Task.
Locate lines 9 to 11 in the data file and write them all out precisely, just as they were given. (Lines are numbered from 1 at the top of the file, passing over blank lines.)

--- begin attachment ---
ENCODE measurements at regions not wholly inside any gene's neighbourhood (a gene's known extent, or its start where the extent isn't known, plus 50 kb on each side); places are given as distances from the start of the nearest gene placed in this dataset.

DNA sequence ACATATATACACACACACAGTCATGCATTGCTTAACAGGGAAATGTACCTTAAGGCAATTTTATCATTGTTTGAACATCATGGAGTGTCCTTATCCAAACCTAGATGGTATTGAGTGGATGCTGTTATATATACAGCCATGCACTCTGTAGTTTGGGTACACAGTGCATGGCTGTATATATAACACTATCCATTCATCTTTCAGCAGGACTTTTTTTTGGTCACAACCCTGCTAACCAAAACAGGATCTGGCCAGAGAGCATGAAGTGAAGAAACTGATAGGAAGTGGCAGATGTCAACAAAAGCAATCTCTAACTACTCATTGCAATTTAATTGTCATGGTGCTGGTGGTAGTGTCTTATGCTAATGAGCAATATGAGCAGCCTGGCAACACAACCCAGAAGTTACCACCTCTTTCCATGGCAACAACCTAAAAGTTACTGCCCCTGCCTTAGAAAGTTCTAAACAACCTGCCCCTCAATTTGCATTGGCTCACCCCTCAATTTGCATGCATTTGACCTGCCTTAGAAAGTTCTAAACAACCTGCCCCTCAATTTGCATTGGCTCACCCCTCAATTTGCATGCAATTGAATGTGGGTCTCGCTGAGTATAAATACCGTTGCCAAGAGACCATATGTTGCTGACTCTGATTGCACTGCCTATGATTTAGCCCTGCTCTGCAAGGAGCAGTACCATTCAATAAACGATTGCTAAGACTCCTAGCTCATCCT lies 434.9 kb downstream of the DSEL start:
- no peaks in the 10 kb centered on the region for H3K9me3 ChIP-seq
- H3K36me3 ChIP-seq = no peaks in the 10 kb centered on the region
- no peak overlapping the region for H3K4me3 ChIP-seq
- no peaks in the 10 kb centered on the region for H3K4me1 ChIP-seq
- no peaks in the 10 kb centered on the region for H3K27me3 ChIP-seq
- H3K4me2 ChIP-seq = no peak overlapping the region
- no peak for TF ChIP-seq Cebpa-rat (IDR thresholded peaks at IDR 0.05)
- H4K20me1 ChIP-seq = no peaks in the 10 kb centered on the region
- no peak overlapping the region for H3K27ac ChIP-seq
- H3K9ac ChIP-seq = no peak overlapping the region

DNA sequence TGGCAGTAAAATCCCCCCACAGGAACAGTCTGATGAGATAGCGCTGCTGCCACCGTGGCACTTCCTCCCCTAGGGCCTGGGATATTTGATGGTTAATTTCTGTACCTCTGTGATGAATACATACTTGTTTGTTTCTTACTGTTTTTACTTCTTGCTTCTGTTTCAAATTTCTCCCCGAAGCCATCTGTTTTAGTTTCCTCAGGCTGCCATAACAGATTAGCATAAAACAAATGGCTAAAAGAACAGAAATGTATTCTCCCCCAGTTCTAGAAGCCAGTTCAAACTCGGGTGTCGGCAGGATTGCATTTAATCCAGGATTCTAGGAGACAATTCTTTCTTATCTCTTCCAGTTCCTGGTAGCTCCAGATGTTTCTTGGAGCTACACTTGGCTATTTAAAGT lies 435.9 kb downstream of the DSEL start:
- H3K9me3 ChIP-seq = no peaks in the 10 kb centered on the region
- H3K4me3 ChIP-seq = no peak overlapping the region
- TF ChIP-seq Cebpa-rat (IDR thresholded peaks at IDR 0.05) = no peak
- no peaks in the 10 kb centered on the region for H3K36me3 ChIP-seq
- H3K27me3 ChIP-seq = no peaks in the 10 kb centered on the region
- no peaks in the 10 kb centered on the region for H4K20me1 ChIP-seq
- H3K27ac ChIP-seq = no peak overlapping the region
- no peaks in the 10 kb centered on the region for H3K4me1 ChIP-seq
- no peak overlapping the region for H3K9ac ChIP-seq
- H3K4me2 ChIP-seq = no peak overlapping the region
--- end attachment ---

- no peak for TF ChIP-seq Cebpa-rat (IDR thresholded peaks at IDR 0.05)
- H4K20me1 ChIP-seq = no peaks in the 10 kb centered on the region
- no peak overlapping the region for H3K27ac ChIP-seq